BS EN ISO 8407:2021 pdf – Corrosion of metals and alloys — Removal of corrosion products from corrosion test specimens.
1 Scope This document specifies procedures for the removal of corrosion products formed on metal and alloy corrosion test specimens during their exposure in corrosive environments. For the purpose of this document, the term “metals” refers to pure metals and alloys. The specified procedures are designed to remove all corrosion products without significant removal of base metal. This allows an accurate determination of the mass loss of the metal, which occurred during exposure to the corrosive environment. In some cases, these procedures are also applicable to metal coatings, providing the possible effects from the substrate are considered. 2 Normative references There are no normative references in this document. 3? Terms? and? definitions No terms and definitions are listed in this document. ISO and IEC maintain terminological databases for use in standardization at the following addresses: — ISO Online browsing platform: available at https:// www .iso .org/ obp — IEC Electropedia: available at http:// www .electropedia .org/ 4 Procedures 4.1 General 4.1.1 A light mechanical cleaning treatment by brushing, e.g. a soft bristle brush under running water, should first be applied to remove lightly adherent or bulky corrosion products. 4.1.2 If the treatment described in 4.1.1 does not remove all corrosion products, it will be necessary to use other procedures. These are of three types: a) chemical; b) electrolytic; c) more vigorous mechanical treatments. NOTE These treatments will also remove some base metal.
Whichever method is used, it might be necessary to repeat the cleaning treatment to ensure complete removal of the corrosion products. Removal shall be confirmed by visual examination. The use of a low- power microscope (i.e. × 7 to × 30) is particularly helpful with a pitted surface since corrosion products can accumulate in pits. 4.1.3 An ideal procedure should remove corrosion products and not result in the removal of any base metal. Two procedures can be used to confirm this point. One procedure uses a control specimen (see 4.1.4) and the other requires a certain number of cleaning cycles on the corroded specimen (see 4.1.5). The procedures shall be maintained while the rust removal performance of the solutions listed in Tables A.1 and A.2 is not impaired. NOTE 1 Indications that the solution needs to be discarded can be discoloration or the presence of a significant amount of corrosion products in the solution. NOTE 2 Some solutions might need some aging before working without etching the substrate. 4.1.4 Uncorroded control specimens, which should be similar chemically, metallurgically and geometrically to the test specimens, should be cleaned by the same procedure as used for the test specimen. By weighing the control specimen before and after cleaning (weighing to the fifth significant figure is suggested, e.g. a 70 g specimen should be weighed to three decimal places), the metal loss resulting from cleaning may be determined. The mass loss of the control specimen will reflect the mass loss of test specimens resulting from the cleaning procedure.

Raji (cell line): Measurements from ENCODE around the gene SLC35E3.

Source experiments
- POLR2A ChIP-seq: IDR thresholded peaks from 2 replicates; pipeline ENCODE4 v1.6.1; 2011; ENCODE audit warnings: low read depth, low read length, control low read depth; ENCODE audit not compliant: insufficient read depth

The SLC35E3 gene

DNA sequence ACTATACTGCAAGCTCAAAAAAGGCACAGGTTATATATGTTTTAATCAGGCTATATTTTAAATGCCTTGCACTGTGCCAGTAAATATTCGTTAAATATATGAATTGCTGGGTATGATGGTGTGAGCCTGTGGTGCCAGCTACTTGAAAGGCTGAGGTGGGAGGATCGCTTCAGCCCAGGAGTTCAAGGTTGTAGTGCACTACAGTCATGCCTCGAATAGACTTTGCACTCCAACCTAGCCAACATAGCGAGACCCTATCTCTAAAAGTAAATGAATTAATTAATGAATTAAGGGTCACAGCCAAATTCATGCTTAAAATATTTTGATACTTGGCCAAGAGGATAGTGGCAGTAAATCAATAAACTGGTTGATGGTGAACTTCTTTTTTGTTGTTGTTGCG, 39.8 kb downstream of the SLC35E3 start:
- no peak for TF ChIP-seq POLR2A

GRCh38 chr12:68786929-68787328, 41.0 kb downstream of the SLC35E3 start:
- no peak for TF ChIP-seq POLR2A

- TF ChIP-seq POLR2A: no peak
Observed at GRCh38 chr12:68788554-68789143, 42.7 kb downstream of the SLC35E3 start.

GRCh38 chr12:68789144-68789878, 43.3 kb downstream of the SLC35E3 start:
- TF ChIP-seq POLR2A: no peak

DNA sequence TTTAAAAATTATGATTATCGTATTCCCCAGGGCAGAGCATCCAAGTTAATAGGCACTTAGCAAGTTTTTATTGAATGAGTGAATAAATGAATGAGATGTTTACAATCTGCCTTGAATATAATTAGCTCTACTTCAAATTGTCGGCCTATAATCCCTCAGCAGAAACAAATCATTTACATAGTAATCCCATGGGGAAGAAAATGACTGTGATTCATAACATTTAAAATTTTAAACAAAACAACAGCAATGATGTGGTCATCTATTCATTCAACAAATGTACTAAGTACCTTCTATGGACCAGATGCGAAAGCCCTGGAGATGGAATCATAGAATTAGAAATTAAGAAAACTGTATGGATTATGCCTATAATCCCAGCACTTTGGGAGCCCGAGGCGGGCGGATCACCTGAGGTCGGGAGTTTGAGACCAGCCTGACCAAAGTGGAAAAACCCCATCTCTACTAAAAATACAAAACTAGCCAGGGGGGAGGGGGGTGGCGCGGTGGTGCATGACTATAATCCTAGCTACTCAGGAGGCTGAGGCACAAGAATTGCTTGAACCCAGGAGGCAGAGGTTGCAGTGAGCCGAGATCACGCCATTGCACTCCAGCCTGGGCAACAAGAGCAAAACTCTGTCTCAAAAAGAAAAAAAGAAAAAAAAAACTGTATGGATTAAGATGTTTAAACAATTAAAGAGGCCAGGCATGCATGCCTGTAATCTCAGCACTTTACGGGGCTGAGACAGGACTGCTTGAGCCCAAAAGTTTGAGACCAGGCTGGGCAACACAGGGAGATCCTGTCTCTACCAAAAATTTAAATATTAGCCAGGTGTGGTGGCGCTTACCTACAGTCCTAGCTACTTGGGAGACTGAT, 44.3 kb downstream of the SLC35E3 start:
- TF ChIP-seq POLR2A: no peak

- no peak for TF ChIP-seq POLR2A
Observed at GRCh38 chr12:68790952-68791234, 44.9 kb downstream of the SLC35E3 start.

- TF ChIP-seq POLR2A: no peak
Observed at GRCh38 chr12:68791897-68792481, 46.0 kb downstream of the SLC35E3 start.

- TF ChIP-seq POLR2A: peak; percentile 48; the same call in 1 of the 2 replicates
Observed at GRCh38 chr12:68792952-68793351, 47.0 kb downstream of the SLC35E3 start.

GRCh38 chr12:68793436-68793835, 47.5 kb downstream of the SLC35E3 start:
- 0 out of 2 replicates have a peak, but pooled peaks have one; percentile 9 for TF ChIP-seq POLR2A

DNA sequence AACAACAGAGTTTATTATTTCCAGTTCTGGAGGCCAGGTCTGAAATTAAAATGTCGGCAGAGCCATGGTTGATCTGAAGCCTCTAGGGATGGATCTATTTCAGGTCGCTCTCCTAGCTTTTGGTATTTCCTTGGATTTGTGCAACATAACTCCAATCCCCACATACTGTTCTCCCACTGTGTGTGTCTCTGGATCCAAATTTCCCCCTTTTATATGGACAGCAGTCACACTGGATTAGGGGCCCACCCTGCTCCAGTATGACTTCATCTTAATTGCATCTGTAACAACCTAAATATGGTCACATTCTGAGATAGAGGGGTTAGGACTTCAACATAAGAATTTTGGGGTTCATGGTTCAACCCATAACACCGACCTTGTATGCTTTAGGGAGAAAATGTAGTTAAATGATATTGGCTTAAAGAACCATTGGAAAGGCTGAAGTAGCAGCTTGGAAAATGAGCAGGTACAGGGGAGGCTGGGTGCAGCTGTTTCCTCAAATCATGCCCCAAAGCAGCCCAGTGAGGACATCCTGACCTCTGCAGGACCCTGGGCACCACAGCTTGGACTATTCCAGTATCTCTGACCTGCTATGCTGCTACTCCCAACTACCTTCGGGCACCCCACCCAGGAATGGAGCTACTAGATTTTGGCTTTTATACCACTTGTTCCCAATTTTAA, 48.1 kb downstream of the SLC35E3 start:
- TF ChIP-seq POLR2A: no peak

4.1.5 The cleaning of each corroded test specimen should be repeated several times after the removal of the corrosion products is completed. The mass shall be plotted as a function of the periods of cleaning cycles with the same interval time or time units (see Figure 1). Point A represents the mass of corroded specimens before the start of the cleaning. In many cases, two straight lines, AB and BC, will be obtained. Line AB characterizes the removal of corrosion products and may not always be visible. Line BC characterizes the removal of the substrate after the corrosion products are completely removed. Point D, which characterizes the mass of the pure metal at zero number of cleaning cycles, is obtained by extrapolation of line BC to the ordinate axis. In some cases, the relationship may not be linear, and the most appropriate extrapolation shall then be made. If the relationship of B and C is not linear, a linear regression method, e.g. by applying the least squares from later points of cleaning cycles, can be used for estimation of the point for the D value. If the durations of each cleaning step are not equal, the x-axis should be expressed in units of cumulative exposure time in the cleaning solution, rather than the number of cleaning steps used up to that point.